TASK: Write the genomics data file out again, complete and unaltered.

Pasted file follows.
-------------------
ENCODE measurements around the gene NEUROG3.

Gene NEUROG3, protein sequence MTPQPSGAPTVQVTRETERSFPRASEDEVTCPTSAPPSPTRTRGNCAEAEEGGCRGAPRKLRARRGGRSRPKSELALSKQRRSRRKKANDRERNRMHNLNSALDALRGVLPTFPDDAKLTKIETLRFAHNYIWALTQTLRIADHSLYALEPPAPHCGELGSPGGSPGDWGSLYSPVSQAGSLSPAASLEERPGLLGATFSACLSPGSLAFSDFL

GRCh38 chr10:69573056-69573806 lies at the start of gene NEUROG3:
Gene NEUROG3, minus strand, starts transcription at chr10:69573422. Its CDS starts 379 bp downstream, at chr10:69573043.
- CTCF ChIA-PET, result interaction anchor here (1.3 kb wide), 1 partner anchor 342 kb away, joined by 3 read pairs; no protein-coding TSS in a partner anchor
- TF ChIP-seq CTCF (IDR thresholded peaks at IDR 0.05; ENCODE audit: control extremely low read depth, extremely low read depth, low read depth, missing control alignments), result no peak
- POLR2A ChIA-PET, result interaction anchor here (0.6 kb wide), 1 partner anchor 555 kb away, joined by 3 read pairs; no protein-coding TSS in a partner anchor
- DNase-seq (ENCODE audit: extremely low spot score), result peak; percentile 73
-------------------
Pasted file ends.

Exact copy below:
ENCODE measurements around the gene NEUROG3.

Gene NEUROG3, protein sequence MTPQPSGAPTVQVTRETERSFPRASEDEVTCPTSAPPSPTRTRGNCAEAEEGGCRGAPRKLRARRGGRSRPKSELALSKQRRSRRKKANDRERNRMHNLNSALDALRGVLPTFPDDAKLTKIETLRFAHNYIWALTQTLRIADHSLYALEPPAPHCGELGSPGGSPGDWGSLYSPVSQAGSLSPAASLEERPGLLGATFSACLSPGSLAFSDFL

GRCh38 chr10:69573056-69573806 lies at the start of gene NEUROG3:
Gene NEUROG3, minus strand, starts transcription at chr10:69573422. Its CDS starts 379 bp downstream, at chr10:69573043.
- CTCF ChIA-PET, result interaction anchor here (1.3 kb wide), 1 partner anchor 342 kb away, joined by 3 read pairs; no protein-coding TSS in a partner anchor
- TF ChIP-seq CTCF (IDR thresholded peaks at IDR 0.05; ENCODE audit: control extremely low read depth, extremely low read depth, low read depth, missing control alignments), result no peak
- POLR2A ChIA-PET, result interaction anchor here (0.6 kb wide), 1 partner anchor 555 kb away, joined by 3 read pairs; no protein-coding TSS in a partner anchor
- DNase-seq (ENCODE audit: extremely low spot score), result peak; percentile 73